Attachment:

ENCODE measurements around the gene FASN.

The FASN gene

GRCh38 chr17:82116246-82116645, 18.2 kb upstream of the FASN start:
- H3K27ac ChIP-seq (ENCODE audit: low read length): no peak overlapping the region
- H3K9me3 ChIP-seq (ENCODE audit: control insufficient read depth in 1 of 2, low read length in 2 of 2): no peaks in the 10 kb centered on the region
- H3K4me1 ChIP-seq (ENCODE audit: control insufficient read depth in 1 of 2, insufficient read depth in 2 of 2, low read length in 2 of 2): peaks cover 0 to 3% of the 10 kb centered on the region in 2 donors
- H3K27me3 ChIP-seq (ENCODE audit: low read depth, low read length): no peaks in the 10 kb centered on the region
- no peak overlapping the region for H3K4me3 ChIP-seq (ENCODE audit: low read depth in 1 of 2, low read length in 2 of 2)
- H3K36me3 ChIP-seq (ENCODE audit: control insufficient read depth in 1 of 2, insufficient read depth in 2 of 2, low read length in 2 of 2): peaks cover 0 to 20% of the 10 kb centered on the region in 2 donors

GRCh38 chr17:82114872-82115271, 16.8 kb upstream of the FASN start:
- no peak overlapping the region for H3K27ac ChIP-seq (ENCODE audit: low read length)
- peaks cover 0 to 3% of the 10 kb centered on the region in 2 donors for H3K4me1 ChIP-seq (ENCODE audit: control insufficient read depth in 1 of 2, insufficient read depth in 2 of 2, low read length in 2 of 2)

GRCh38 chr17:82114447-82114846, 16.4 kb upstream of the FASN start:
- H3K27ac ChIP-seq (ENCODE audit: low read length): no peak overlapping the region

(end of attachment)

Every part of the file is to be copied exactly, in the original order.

ENCODE measurements around the gene FASN.

The FASN gene

GRCh38 chr17:82116246-82116645, 18.2 kb upstream of the FASN start:
- H3K27ac ChIP-seq (ENCODE audit: low read length): no peak overlapping the region
- H3K9me3 ChIP-seq (ENCODE audit: control insufficient read depth in 1 of 2, low read length in 2 of 2): no peaks in the 10 kb centered on the region
- H3K4me1 ChIP-seq (ENCODE audit: control insufficient read depth in 1 of 2, insufficient read depth in 2 of 2, low read length in 2 of 2): peaks cover 0 to 3% of the 10 kb centered on the region in 2 donors
- H3K27me3 ChIP-seq (ENCODE audit: low read depth, low read length): no peaks in the 10 kb centered on the region
- no peak overlapping the region for H3K4me3 ChIP-seq (ENCODE audit: low read depth in 1 of 2, low read length in 2 of 2)
- H3K36me3 ChIP-seq (ENCODE audit: control insufficient read depth in 1 of 2, insufficient read depth in 2 of 2, low read length in 2 of 2): peaks cover 0 to 20% of the 10 kb centered on the region in 2 donors

GRCh38 chr17:82114872-82115271, 16.8 kb upstream of the FASN start:
- no peak overlapping the region for H3K27ac ChIP-seq (ENCODE audit: low read length)
- peaks cover 0 to 3% of the 10 kb centered on the region in 2 donors for H3K4me1 ChIP-seq (ENCODE audit: control insufficient read depth in 1 of 2, insufficient read depth in 2 of 2, low read length in 2 of 2)

GRCh38 chr17:82114447-82114846, 16.4 kb upstream of the FASN start:
- H3K27ac ChIP-seq (ENCODE audit: low read length): no peak overlapping the region